President Barack Obama's speech to the nation Wednesday focused attention on the problems and threat created by the Islamic State.
The name is significant. The group changed its name from the Islamic State of Iraq and Syria to simply the Islamic State. For them, the underlying vision is something found in Muslim history: the caliphate. And they don't want to be geographically limited; they want to fashion the world in their image.
So to explore that notion in greater depth, we invited two guests on "Interfaith Voices" last week to discuss the meaning of "caliphs" and the "caliphate": Graeme Wood, who has written about Islamic extremism and Middle Eastern politics since 2006 for the New Republic and The Atlantic, and Reza Aslan, a scholar of religion and author of the best-selling book No god but God: The Origins, Evolution, and Future of Islam.
According to these scholars, the caliph, historically, is an office that dates to the years just after the Prophet Muhammad. The caliph was his successor, chosen in a consensus process. The first caliph was called Abu Bakr, and, interestingly, the current leader of the Islamic State calls himself Abu Bakr al-Baghdadi, a clear appeal to history and tradition (even though his real name is Ibrahim).
Both Wood and Aslan emphasized that the caliphate was a secular institution, not a religious one. This was never the equivalent of the Vatican, and the caliph was never like a pope. The caliphate has many positive resonances in the Muslim mind, recalling earlier days of power, but it is not rooted in Islam. Some caliphates were successful (especially the early ones), and caliphs often went out of their way to be tolerant of other religions. Others ended in defeat and disaster.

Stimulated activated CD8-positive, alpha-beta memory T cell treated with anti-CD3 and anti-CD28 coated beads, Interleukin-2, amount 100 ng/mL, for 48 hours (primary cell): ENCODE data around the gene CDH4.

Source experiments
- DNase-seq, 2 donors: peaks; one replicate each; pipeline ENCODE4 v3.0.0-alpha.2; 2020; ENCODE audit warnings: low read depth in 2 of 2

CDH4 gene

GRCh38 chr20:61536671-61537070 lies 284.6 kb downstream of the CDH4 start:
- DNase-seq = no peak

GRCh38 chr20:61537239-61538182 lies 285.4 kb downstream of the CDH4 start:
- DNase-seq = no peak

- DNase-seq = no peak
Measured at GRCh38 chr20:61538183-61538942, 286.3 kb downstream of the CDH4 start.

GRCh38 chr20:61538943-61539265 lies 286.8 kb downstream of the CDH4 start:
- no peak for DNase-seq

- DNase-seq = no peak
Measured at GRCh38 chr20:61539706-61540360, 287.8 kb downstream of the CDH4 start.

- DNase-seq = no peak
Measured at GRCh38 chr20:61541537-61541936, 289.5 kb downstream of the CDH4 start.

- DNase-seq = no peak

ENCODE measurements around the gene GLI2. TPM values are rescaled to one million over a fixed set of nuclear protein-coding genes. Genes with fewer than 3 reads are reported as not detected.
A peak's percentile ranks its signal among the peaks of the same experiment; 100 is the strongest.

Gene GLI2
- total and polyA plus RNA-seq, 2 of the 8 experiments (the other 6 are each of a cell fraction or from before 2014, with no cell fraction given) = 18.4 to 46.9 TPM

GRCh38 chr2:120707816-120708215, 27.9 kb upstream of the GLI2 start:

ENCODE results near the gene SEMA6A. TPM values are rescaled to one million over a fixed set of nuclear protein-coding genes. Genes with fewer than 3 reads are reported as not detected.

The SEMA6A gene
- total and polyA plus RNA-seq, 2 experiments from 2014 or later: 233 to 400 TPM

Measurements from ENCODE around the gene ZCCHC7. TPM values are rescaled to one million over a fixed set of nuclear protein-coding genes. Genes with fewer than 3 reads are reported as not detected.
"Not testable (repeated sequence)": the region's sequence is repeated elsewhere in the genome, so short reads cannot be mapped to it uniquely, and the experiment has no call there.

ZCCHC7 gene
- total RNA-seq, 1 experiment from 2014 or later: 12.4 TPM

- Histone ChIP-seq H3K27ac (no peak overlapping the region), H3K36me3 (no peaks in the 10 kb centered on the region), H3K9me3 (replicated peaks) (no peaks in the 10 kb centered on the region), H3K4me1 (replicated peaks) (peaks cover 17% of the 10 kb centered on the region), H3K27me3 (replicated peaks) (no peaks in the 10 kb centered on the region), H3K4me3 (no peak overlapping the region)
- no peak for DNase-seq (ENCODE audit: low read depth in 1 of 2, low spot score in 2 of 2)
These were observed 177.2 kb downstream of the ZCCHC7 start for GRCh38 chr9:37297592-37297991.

I asked both guests how the teachings of Islam could be used to defeat the Islamic State, and Aslan noted that there are some passages in the Quran that seem to justify violence and others that call for strictly peaceful actions. The Islamic State prefers the ones justifying even horrible "smiting" like beheading, but the vast majority of Muslims hearken to the texts about peace and tolerance. When Muslim leaders emphasize those themes, they said, it can be helpful in dissuading young Muslims from following the Islamic State. (The same problem crops up in the Bible, of course. I recall passages in the Old Testament about beating little kids' heads against a rock.) It's all in the interpretation.
However, both men were emphatic that the vast majority of American Muslims reject -- indeed, are deeply offended by -- the ideology of the Islamic State. They do not regard it as the "real" Islam.
At one point, I made the mistake of asking them why we did not hear more American Muslims condemning the Islamic State. Aslan especially was aghast, since he has been on TV for weeks doing just that. He noted that every major Islamic organization in the United States has denounced the Islamic State in the strongest possible terms. Those condemnations don't get the attention they deserve.
In the same vein, I was delighted that Obama was emphatic in his speech: "ISIL is not 'Islamic.' No religion condones the killing of innocents. And the vast majority of ISIL's victims have been Muslim."
The so-called "Islam" of the Islamic State is not the real Islam. And Abu Bakr al-Baghdadi? He's not a real caliph either. He's simply an international criminal hiding behind religion who needs to be brought to justice.